Install and Configure Salt Master on Ubuntu







This tutorial is about the steps to take to install Salt Master on Ubuntu performed by Server Administrators.

This task can be done either using Ubuntu SaltStack PPA or using Salt-Bootstrap.


Here at Ibmi Media, as part of our Server Management Services, we regularly help our Customers to perform Software Installation tasks.

In this context, you shall learn the processes to install Salt Master on Ubuntu.


How to install and configure Salt Master on Ubuntu?

Installing and configuring Salt Master on Ubuntu involves a series of steps as listed below:

i. Install the Master Daemon

ii. Initial Master Configuration

iii. Install a Separate Minion

iv. Configure the Minion

Now, we will look into these processes briefly below.

 

The Process to Install the Salt Master Daemon on Ubuntu?

The Salt master daemon can be installed in Ubuntu either using Ubuntu SaltStack PPA or using Salt-Bootstrap.

Installation using Ubuntu SaltStack PPA is the easiest method as it uses the Ubuntu native package management tools to install and update the required software. However, the packages can be significantly out-of-date.

Installation using Salt-Bootstrap attempts to use the native software tools available. However, it also provides easy access to the development versions of Salt.


How to Install the Stable Version of Salt Master on Ubuntu from the Official PPA?

First, we will need to add the SaltStack PPA to the server that we plan to use as the master:

saltmaster$ sudo add-apt-repository ppa:saltstack/salt

Like in all major software installations, we will need to update the local packages initially. Afterward, we can install the relevant software:

saltmaster$ sudo apt-get update
saltmaster$ sudo apt-get install salt-master salt-minion salt-ssh salt-cloud salt-doc

In the above command, we installed both the Salt master and minion daemons. This will allow us to control our master server with Salt as well.

We also installed salt-ssh and salt-cloud, which give us more flexibility in how we connect to and control resources.


How to Install the stable version of Salt Master on Ubuntu using Salt-Bootstrap?

An alternative method to install the stable version is using the salt-bootstrap script. This is available for download from the SaltStack website. This gives us more up-to-date versions of some of the Salt dependencies.

To get started, move to the home directory or somewhere else where we have the write permissions.

We can use curl to download the bootstrap script.

saltmaster$ cd ~
saltmaster$ curl -L https://bootstrap.saltstack.com -o install_salt.sh

It is a good idea to check the content of the script and confirm the actions that it will perform before actually running it.

Now, run the script. We will use the -P flag so that the script can use pip as a dependency source. Further, we also need to include the -M flag for the Salt master daemon to install.

saltmaster$ sudo sh install_salt.sh -P -M

How to Initial Salt Master Configuration?

Next, you need to configure the Salt master.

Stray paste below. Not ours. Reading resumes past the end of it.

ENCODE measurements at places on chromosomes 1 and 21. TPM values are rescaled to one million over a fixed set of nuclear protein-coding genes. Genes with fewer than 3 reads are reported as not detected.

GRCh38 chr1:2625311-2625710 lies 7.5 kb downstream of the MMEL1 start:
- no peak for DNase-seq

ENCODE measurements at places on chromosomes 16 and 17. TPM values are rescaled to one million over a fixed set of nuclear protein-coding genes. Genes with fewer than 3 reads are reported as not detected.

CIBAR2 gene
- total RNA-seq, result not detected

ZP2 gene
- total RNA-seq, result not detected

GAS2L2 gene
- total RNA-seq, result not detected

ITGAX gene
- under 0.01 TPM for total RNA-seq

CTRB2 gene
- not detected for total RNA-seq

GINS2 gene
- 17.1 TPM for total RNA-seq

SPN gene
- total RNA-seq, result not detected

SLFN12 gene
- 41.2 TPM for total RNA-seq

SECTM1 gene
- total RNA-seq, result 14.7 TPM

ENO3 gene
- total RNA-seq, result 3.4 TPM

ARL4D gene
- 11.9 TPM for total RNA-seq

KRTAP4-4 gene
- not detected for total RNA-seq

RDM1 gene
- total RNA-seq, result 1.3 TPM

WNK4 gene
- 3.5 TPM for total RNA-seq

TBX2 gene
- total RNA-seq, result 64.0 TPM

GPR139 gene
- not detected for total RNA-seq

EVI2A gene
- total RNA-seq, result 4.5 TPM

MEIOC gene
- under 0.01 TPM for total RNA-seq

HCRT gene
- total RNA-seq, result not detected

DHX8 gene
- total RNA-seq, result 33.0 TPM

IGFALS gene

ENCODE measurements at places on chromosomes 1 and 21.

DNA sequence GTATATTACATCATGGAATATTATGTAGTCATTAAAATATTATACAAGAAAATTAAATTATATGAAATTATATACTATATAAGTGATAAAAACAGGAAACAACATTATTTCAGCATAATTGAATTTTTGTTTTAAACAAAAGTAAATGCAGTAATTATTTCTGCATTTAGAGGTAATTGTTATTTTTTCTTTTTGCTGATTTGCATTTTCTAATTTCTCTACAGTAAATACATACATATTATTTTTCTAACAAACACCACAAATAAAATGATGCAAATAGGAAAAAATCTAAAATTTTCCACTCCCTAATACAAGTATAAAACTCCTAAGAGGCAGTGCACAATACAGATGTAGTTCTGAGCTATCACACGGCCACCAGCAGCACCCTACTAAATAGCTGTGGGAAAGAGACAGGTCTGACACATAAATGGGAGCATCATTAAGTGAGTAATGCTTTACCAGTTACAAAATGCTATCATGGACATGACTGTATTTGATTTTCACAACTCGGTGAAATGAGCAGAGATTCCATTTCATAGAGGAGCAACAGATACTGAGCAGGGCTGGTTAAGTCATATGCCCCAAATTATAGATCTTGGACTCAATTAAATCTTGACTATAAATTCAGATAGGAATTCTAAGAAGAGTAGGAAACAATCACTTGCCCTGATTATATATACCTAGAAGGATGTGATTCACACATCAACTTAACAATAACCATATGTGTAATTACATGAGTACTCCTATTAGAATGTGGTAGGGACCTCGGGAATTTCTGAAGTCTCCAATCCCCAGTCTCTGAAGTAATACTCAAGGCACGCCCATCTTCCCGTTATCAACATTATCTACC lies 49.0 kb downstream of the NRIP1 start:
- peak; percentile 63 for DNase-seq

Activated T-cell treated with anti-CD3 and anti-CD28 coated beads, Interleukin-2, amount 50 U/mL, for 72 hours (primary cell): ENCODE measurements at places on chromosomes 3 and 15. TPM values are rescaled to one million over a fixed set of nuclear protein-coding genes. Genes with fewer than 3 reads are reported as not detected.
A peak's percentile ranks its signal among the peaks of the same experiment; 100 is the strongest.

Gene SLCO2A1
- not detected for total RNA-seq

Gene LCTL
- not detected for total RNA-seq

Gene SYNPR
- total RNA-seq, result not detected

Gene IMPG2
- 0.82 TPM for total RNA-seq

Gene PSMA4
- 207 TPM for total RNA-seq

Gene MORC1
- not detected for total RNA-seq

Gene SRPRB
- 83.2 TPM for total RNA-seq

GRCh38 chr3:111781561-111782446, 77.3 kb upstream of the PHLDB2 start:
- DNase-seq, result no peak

1. Create the Salt Directory Structures

First, we will create the configuration management directory structure where the Salt master will look for various files.

These are all under the /srv directory by default. We need /srv/salt and /srv/pillar to get started. Create them now by typing:

saltmaster$ sudo mkdir -p /srv/{salt,pillar}

ii. Modify the Salt Master Configuration

Next, we will adjust the Salt master configuration file. Open the file with an available text editor

The first thing we will do is set the file_roots dictionary. This basically specifies the locations where the Salt master will look for configuration management instructions.

The base specifies the default environment. Two of the directories we created earlier will be used for this purpose.

The /srv/salt will be used for administrator-created instructions, and the /srv/formulas will be set aside for pre-packaged configurations downloaded from external sources:

file_roots:
base:
- /srv/salt
- /srv/formulas

Salt uses YAML-style configuration files. These require strict attention to spacing and indentation for the daemon to correctly interpret the values.

Next, we will set up the root directory for our Salt pillar configuration.

pillar_roots:
base:
- /srv/pillar

Save and close the file once the changes are done.


iii. Modify the Salt Minion Configuration

To modify the configuration, open the Salt minion configuration “/etc/salt/minion” with an available text editor.

The only change we need to make is to specify the master that this minion should connect to.

In this case, the minion should connect to the master process running on the same machine. Set the master key equal to the local loopback address 127.0.0.1 in order for the minion to correctly connect:

master: 127.0.0.1

Save and close the file once finished.


iv. Restart the Processes

Now, we need to restart both the Salt master and minion daemons in order to use our new configurations:

$ sudo restart salt-master
$ sudo restart salt-minion

v. Accept the Minion Key

Following the reboot, the Salt minion daemon automatically contacts the Salt master with its credentials. As an administrator, we simply need to verify and accept the minion’s key to allow communication.

Start by listing all of the keys that the Salt master has knowledge of:

saltmaster$ sudo salt-key --list all

The saltmaster below should match the Salt minion ID of the system. This is typically the hostname of the server:

Accepted Keys:
Denied Keys:
Unaccepted Keys:
saltmaster
Rejected Keys:

As you can see, our Salt minion has sent its key to the master, but it has not been accepted yet. For security purposes, before accepting the key, we will run two commands.

We need to make sure the output of this (which tells us the fingerprint of the key the Salt minion generated):

saltmaster$ sudo salt-call key.finger --local
local: